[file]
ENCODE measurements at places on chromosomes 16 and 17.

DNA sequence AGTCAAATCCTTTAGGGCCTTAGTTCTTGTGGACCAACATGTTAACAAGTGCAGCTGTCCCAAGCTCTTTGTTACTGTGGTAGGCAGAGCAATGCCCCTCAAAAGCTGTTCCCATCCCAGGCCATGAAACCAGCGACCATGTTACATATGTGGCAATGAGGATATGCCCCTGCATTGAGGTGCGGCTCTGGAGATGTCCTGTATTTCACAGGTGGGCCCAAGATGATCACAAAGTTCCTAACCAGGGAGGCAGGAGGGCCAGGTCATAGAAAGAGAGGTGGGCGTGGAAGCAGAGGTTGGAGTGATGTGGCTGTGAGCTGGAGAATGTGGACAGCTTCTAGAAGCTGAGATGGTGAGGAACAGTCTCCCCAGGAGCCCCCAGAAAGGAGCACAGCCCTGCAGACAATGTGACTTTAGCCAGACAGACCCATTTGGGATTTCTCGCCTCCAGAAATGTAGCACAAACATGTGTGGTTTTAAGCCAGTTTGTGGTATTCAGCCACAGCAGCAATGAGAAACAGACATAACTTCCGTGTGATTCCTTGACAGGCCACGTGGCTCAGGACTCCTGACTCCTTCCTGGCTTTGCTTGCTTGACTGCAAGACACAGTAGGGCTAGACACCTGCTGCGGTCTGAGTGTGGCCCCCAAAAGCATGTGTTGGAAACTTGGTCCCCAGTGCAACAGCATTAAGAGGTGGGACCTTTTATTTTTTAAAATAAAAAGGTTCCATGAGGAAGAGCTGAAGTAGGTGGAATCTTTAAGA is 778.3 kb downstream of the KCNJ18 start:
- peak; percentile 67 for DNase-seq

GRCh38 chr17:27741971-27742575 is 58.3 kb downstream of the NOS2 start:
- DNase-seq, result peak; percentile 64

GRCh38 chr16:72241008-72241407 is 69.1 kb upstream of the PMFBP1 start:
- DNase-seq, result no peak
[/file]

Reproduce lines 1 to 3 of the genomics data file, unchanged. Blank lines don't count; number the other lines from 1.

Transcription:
ENCODE measurements at places on chromosomes 16 and 17.

DNA sequence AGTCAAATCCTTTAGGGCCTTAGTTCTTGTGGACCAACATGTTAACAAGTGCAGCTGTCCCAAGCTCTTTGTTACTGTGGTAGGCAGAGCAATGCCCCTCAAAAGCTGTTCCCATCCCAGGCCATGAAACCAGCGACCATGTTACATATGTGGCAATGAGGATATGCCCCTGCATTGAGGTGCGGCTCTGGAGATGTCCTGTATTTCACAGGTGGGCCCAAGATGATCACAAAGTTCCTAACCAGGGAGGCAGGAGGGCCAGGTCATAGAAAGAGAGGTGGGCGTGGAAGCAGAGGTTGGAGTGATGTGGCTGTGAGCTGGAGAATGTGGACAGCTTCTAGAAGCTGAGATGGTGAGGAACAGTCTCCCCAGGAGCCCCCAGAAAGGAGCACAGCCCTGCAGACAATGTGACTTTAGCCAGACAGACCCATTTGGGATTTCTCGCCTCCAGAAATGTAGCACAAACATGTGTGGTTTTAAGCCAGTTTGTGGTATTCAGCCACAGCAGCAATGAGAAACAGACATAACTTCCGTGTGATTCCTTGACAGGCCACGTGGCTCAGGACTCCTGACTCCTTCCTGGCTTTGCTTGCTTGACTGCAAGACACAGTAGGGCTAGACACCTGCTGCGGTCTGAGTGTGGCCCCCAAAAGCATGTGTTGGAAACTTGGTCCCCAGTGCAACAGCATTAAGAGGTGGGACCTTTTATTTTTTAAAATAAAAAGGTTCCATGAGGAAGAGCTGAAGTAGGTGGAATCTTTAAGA is 778.3 kb downstream of the KCNJ18 start:
- peak; percentile 67 for DNase-seq